Kumi - Anneka's wolfdog

Kumi – Anneka’s wolfdog

This is also why I am fascinated by stray dogs which I rescue from abroad, as I can see that after a while, nature tries to return the dogs back to a natural appearance. The predominant colour ends up merging into a brown agouti, their ears start to stand up again, the instincts return to the dog for self sufficiency and the health increases due to lack of inbreeding. Give them a few hundred years and they may even start to look like wolves again.


My dream would be a world where people would stop buying into stories such as Red Riding Hood and the Wolf and started to think on their own for once. People should read up on the wolf and perhaps go and meet some in the flesh. There are some great sanctuaries in the UK such as the Reading Wolf Conservation Trust, however I would avoid zoos, as the wolves are kept in cramped disgusting conditions and are regularly culled to reduce numbers. Yellowstone Park in the USA is another wonderful place to watch them running free for more confident wolves in the wild that are semi used to seeing man.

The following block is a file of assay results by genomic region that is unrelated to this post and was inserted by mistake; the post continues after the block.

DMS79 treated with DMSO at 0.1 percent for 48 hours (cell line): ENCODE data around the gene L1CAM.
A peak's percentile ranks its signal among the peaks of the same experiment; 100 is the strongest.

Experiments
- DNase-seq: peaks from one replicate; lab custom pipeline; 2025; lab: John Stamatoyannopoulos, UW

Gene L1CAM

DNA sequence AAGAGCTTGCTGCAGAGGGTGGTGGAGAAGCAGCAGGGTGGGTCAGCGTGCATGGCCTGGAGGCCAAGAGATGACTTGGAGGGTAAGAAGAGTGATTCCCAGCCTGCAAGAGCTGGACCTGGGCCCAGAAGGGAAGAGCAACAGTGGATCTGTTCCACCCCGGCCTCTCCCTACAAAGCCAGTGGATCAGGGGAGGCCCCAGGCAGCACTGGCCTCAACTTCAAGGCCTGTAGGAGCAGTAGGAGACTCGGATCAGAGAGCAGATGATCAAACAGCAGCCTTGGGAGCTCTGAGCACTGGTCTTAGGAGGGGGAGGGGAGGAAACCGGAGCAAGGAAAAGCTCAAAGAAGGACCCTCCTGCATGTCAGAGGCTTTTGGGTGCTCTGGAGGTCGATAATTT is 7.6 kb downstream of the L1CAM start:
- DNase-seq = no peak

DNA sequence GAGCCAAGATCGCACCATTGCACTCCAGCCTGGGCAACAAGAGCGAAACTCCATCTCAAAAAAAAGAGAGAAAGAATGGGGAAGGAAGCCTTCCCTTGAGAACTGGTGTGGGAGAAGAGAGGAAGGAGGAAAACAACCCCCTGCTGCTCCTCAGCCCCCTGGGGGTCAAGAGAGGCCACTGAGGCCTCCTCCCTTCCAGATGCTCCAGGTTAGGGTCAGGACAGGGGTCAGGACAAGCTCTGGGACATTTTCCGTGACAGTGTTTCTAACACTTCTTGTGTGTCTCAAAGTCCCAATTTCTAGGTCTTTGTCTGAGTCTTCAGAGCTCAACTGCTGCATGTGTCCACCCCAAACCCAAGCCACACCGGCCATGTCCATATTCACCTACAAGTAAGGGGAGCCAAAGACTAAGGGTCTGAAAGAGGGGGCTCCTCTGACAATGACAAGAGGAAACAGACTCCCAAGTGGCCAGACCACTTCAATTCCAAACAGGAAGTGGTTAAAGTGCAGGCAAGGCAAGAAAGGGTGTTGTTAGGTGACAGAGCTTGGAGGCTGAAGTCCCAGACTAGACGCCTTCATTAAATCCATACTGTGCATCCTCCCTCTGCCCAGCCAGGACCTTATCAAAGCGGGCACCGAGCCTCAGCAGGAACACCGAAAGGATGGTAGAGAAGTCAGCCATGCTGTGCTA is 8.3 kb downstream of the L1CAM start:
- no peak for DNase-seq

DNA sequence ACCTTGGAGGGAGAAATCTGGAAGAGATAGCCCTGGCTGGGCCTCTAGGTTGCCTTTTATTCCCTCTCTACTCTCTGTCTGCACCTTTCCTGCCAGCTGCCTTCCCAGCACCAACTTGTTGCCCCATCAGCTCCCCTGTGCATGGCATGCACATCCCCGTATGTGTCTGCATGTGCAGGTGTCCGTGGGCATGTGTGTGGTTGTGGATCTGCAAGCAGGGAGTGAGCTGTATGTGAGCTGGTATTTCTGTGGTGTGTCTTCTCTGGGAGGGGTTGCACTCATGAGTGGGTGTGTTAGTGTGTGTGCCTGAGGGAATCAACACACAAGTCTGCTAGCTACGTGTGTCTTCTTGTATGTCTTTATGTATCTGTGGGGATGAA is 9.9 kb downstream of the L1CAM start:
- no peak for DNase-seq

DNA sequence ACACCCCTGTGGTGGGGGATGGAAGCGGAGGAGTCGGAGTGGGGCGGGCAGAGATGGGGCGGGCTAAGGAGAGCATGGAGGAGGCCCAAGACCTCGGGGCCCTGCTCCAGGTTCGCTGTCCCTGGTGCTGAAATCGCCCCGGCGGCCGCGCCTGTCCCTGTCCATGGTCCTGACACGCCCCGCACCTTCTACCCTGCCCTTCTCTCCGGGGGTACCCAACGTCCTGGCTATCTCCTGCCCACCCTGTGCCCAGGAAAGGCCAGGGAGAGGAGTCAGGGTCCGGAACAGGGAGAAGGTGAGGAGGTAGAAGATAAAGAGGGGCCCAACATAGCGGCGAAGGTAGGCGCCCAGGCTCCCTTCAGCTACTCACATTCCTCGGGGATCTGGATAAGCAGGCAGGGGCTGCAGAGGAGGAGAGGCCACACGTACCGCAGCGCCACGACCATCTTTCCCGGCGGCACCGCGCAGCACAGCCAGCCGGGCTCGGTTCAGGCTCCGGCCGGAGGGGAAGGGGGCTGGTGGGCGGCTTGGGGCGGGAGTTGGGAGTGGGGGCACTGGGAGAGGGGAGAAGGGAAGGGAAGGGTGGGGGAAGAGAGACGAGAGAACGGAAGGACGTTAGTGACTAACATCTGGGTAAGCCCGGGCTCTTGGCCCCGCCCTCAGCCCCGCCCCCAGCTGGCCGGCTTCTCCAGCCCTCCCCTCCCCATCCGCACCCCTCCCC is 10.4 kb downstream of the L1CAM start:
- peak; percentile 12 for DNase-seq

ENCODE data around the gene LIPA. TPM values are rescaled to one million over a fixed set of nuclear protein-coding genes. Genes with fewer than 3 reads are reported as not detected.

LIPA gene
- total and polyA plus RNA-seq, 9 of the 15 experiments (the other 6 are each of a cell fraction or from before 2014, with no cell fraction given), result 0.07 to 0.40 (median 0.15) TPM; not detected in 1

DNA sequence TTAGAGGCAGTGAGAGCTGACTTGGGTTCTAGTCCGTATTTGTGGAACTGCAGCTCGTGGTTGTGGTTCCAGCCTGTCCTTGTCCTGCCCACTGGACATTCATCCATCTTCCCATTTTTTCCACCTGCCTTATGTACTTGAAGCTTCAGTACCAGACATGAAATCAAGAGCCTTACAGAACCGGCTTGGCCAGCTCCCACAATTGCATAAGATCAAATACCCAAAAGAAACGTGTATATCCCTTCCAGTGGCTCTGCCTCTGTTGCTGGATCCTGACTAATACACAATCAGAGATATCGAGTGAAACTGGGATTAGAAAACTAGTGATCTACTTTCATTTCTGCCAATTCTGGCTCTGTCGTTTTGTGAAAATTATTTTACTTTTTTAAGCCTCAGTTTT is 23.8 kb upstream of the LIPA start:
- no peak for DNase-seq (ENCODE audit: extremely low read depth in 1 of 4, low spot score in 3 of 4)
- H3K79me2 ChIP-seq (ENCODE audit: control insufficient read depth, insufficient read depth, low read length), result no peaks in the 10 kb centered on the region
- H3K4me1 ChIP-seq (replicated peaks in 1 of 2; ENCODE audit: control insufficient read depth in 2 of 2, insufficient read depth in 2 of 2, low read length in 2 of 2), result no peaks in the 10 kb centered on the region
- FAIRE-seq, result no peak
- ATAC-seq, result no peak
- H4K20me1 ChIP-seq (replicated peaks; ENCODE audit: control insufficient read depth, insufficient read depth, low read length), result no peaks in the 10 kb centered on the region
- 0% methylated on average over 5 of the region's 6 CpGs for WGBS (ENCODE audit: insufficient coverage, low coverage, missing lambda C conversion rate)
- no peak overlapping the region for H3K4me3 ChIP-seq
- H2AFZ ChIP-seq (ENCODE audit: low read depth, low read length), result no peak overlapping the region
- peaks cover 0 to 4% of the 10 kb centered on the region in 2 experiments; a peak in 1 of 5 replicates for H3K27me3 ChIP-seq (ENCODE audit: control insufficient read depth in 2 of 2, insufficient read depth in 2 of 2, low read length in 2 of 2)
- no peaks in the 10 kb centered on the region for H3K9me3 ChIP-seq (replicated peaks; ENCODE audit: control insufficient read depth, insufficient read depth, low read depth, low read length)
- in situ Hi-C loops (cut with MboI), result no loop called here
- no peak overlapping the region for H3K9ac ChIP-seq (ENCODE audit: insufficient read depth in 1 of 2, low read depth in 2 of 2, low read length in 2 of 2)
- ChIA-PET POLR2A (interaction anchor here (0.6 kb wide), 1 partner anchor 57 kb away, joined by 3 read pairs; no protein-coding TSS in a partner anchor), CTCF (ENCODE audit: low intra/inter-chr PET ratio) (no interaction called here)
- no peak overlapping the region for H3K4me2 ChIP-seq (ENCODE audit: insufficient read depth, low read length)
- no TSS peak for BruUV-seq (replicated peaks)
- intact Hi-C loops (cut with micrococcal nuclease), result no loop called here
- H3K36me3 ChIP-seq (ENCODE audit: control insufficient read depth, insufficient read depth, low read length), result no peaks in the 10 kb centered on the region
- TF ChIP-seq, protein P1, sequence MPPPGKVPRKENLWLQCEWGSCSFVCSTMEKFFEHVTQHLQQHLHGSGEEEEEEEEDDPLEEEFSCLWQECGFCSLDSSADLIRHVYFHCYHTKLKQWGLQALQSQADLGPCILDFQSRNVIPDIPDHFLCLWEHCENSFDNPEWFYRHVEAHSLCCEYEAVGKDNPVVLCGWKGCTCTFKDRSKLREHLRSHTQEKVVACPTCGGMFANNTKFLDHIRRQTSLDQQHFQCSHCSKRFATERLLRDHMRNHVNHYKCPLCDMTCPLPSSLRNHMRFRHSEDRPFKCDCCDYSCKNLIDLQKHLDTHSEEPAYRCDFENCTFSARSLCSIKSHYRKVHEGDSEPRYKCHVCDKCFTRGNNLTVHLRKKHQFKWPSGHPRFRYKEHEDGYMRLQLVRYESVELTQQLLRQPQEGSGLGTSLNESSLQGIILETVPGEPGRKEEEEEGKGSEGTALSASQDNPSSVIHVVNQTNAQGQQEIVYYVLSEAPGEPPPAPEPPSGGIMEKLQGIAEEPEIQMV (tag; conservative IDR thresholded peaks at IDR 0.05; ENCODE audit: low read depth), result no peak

The film below is an extract from one of my wolf experiences – you can see how affectionate wolves can be, but also how independent – one eye on their surroundings while they interact.

For more information on how you can help wolves please visit these websites:

David Mech – leading expert in Wolves and the Truth:

Born Free (The Ethiopian Wolf)

The Wolf Conservation Trust:

Yellowstone Park

Wolf Conservation Centre: